By STORMIE SANCHEZ
Like many students who suffered through the sudden shift to remote learning over the spring and summer semesters, I thought I wanted to come back to campus, but now that I’m here I just want to go home.
All of the things that make taking classes on campus unique and worthwhile have been stripped away, leaving a bare-bones college experience. What’s left is a day to day, just similar enough to previous semesters to make me long for what was, like a ghost lingering to torture those it left behind.
I’m going to talk about the biggest elephant in the room: social events. I’m not the type of person who will walk up to strangers and initiate conversation, but I always looked forward to the social activities put on by various organizations throughout the year, especially if food was involved. Gone are the days of standing in line for Sharkey’s at Fallfest. You really don’t know what you’ve got till it’s gone.
In-person class has become a chore. Between the incomprehensible rotating schedules, the rules people only half-follow and the almost constant string of technical issues that seem to take up a large chunk of the very precious face time we ARE allowed, I am fed up.
The cute jokes about being able to find parking are losing their luster, and I’d rather save the gas money if I can be perfectly honest.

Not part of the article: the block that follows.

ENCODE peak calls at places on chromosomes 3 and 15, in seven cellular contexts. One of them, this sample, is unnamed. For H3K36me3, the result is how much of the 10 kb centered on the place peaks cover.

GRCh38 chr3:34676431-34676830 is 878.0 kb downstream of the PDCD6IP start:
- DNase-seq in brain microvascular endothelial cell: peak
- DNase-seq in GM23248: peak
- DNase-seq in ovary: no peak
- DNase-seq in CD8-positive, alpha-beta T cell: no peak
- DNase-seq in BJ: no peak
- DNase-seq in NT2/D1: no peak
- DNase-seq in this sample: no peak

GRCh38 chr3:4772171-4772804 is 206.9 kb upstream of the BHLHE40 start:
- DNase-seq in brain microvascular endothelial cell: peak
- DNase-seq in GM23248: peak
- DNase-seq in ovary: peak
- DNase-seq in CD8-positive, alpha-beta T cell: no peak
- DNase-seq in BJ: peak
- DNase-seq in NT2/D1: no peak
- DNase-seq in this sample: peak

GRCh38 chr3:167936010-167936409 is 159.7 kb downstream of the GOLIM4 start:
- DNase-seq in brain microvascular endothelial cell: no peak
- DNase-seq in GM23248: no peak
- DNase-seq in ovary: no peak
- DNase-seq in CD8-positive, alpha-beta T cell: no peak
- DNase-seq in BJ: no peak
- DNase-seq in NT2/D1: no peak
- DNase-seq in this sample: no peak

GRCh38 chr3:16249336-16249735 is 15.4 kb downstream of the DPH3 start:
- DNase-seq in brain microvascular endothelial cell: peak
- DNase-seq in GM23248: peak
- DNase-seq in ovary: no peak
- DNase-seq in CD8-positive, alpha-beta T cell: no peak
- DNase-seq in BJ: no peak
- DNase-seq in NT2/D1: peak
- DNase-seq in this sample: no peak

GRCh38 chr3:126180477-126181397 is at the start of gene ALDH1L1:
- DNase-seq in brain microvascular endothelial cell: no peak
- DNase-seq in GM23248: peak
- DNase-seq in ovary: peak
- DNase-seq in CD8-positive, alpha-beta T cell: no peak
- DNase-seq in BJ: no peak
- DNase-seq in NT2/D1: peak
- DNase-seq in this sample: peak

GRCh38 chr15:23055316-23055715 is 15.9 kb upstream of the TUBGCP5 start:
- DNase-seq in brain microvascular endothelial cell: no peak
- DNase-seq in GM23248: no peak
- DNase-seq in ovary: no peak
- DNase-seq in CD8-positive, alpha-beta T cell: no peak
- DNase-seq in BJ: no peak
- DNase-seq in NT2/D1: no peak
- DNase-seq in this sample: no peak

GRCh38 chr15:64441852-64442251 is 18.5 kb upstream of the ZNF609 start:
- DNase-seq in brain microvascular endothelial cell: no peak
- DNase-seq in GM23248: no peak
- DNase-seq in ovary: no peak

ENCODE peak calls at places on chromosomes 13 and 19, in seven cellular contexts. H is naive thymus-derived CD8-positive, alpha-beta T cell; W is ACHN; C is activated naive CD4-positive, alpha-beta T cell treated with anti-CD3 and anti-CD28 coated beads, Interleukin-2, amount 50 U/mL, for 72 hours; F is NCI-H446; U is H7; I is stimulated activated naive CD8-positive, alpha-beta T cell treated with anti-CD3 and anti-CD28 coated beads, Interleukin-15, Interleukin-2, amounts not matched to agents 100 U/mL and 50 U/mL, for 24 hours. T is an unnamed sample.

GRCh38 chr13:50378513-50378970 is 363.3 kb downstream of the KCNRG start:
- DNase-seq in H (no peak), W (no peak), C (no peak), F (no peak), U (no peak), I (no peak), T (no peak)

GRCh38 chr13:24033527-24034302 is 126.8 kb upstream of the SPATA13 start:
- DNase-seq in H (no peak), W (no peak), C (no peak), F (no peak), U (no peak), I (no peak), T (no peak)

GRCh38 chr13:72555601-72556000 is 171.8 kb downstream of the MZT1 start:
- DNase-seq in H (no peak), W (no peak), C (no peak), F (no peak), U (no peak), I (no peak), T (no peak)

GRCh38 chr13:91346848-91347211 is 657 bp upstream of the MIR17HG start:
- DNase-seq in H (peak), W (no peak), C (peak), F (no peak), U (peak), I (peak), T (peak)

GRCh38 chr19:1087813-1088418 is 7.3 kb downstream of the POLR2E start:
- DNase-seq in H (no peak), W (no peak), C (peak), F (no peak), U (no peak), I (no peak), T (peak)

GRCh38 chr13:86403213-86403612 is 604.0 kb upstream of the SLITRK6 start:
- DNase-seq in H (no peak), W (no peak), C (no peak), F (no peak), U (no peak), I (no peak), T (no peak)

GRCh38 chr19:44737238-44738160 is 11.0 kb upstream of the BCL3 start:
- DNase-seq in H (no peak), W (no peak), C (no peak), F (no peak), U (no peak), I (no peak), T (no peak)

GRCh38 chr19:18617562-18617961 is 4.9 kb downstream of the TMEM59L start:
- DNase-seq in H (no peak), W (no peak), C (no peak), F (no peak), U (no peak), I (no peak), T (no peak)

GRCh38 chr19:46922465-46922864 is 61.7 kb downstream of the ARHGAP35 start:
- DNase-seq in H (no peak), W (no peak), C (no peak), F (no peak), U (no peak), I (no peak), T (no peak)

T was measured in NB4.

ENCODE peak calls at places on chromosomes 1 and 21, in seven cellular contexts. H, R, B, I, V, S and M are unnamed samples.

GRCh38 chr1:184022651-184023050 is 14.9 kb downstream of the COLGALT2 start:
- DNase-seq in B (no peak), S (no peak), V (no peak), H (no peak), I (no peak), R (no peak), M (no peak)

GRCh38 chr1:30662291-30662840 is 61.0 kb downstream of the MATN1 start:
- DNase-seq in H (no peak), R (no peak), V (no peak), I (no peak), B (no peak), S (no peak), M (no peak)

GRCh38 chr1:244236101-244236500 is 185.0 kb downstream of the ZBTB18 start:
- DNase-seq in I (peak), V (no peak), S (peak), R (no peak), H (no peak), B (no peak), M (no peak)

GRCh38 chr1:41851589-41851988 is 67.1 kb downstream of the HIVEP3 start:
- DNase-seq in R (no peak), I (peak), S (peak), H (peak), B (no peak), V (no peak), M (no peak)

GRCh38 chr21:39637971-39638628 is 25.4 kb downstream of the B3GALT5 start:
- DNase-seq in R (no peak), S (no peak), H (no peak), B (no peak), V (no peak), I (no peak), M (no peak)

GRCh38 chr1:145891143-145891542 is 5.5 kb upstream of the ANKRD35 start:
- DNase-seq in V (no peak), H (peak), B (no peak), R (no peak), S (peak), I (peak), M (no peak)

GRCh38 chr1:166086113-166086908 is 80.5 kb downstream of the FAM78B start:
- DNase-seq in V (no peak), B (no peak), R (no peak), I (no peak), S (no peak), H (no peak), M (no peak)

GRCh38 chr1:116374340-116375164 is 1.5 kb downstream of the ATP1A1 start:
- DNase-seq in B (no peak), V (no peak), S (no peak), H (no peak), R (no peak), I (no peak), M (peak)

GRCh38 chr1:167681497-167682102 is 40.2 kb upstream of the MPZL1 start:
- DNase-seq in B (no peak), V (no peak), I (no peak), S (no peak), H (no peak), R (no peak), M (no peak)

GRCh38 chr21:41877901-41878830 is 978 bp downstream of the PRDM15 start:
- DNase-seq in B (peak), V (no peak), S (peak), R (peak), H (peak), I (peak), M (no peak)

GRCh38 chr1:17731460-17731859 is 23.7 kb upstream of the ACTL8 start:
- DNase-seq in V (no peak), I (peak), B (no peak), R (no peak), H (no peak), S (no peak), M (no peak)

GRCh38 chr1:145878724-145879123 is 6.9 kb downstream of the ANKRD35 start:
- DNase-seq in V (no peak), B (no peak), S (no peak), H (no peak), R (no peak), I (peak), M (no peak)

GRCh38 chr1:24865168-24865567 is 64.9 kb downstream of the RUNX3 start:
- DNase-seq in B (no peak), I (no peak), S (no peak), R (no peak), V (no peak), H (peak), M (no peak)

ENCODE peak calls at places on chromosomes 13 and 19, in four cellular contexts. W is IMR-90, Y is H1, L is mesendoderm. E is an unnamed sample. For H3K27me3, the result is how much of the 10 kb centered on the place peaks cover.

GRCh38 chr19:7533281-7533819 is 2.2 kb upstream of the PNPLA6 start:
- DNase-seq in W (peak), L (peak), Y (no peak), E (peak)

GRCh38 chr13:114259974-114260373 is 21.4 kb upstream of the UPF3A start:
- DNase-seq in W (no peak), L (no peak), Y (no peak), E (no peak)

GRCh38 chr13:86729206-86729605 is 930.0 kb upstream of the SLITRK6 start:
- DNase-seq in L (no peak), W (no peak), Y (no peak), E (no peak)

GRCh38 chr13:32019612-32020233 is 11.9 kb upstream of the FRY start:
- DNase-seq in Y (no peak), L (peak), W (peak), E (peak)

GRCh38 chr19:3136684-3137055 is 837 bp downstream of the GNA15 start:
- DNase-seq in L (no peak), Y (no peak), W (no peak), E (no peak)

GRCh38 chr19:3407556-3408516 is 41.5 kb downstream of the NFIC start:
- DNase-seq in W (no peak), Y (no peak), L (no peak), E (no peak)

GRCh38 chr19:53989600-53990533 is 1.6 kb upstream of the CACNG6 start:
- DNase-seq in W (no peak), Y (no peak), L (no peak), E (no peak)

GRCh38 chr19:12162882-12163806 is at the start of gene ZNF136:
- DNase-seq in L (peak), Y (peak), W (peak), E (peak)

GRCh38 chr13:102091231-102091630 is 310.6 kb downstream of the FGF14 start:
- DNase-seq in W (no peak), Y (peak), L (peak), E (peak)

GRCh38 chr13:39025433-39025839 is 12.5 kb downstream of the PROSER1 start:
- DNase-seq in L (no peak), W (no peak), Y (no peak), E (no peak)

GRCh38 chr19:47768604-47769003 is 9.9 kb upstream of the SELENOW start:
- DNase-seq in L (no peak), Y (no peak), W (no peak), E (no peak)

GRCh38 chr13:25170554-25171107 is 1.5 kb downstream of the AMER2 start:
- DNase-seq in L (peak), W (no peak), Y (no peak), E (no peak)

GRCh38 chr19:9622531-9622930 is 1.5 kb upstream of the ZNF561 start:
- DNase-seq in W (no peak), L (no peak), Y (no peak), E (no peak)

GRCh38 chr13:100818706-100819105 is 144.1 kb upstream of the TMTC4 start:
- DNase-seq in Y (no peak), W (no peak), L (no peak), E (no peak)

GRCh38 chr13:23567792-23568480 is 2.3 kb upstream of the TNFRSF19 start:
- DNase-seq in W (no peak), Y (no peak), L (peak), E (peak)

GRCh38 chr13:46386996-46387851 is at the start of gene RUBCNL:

Then there are the little things. Why do I feel like a pariah every time I need to cough? Even if no one shoots me a death glare, I’m filled with dread every time I feel a creeping cough or sneeze.
Desperately I reach for water … but wait … there is no water! We can’t use water fountains and I’m terrified to touch the vending machine because who knows the last time THAT was disinfected.
Health apps everywhere are rejoicing at the sudden rise in stair usage. Nothing makes me cringe more than the idea of riding in an elevator these days. I stepped in one out of habit, looked at the buttons and quickly chose the staircase instead. This idea, however, is not original and stair traffic is on the rise, making me feel helpless in my fight against germs.
I’m not naive. I know that the college is doing everything it can to keep us safe AND make us happy. I know that going back to normal right now isn’t possible, and very well might not ever be possible again. I’m yearning for days past. Mourning the death of the college experience I had fallen in love with.And like all heartbreak, this wound is going to take some time to heal.